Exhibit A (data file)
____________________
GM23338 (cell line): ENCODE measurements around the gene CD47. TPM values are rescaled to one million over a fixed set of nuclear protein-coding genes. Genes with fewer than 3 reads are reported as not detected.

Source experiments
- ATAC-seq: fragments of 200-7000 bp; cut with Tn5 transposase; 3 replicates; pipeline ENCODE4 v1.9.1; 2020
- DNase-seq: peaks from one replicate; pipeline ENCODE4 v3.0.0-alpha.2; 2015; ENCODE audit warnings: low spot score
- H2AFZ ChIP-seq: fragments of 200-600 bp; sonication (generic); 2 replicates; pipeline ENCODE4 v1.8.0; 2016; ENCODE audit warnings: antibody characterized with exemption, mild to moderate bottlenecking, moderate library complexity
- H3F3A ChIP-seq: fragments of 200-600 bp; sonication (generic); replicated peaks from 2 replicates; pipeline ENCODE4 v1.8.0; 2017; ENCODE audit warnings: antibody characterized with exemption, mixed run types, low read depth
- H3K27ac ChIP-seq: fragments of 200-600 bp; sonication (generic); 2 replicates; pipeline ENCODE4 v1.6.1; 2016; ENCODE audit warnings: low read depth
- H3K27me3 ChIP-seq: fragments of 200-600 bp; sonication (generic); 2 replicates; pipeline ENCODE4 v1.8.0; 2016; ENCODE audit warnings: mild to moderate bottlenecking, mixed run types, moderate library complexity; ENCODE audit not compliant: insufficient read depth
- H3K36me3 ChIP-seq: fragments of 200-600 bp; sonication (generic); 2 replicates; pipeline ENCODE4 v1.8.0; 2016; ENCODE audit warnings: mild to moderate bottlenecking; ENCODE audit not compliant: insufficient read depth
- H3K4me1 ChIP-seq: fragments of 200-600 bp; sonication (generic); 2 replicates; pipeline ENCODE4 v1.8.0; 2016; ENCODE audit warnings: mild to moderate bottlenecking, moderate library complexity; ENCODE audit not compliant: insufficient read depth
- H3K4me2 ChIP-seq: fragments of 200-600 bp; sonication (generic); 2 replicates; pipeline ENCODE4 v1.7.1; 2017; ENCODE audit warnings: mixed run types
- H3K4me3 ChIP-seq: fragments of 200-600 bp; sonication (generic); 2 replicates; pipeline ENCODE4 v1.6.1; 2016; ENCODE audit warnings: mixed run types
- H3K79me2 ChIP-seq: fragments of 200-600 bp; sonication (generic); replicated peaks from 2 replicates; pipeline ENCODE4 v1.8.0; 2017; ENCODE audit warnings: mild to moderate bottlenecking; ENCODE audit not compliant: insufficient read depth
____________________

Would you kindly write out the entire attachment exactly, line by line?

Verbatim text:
GM23338 (cell line): ENCODE measurements around the gene CD47. TPM values are rescaled to one million over a fixed set of nuclear protein-coding genes. Genes with fewer than 3 reads are reported as not detected.

Source experiments
- ATAC-seq: fragments of 200-7000 bp; cut with Tn5 transposase; 3 replicates; pipeline ENCODE4 v1.9.1; 2020
- DNase-seq: peaks from one replicate; pipeline ENCODE4 v3.0.0-alpha.2; 2015; ENCODE audit warnings: low spot score
- H2AFZ ChIP-seq: fragments of 200-600 bp; sonication (generic); 2 replicates; pipeline ENCODE4 v1.8.0; 2016; ENCODE audit warnings: antibody characterized with exemption, mild to moderate bottlenecking, moderate library complexity
- H3F3A ChIP-seq: fragments of 200-600 bp; sonication (generic); replicated peaks from 2 replicates; pipeline ENCODE4 v1.8.0; 2017; ENCODE audit warnings: antibody characterized with exemption, mixed run types, low read depth
- H3K27ac ChIP-seq: fragments of 200-600 bp; sonication (generic); 2 replicates; pipeline ENCODE4 v1.6.1; 2016; ENCODE audit warnings: low read depth
- H3K27me3 ChIP-seq: fragments of 200-600 bp; sonication (generic); 2 replicates; pipeline ENCODE4 v1.8.0; 2016; ENCODE audit warnings: mild to moderate bottlenecking, mixed run types, moderate library complexity; ENCODE audit not compliant: insufficient read depth
- H3K36me3 ChIP-seq: fragments of 200-600 bp; sonication (generic); 2 replicates; pipeline ENCODE4 v1.8.0; 2016; ENCODE audit warnings: mild to moderate bottlenecking; ENCODE audit not compliant: insufficient read depth
- H3K4me1 ChIP-seq: fragments of 200-600 bp; sonication (generic); 2 replicates; pipeline ENCODE4 v1.8.0; 2016; ENCODE audit warnings: mild to moderate bottlenecking, moderate library complexity; ENCODE audit not compliant: insufficient read depth
- H3K4me2 ChIP-seq: fragments of 200-600 bp; sonication (generic); 2 replicates; pipeline ENCODE4 v1.7.1; 2017; ENCODE audit warnings: mixed run types
- H3K4me3 ChIP-seq: fragments of 200-600 bp; sonication (generic); 2 replicates; pipeline ENCODE4 v1.6.1; 2016; ENCODE audit warnings: mixed run types
- H3K79me2 ChIP-seq: fragments of 200-600 bp; sonication (generic); replicated peaks from 2 replicates; pipeline ENCODE4 v1.8.0; 2017; ENCODE audit warnings: mild to moderate bottlenecking; ENCODE audit not compliant: insufficient read depth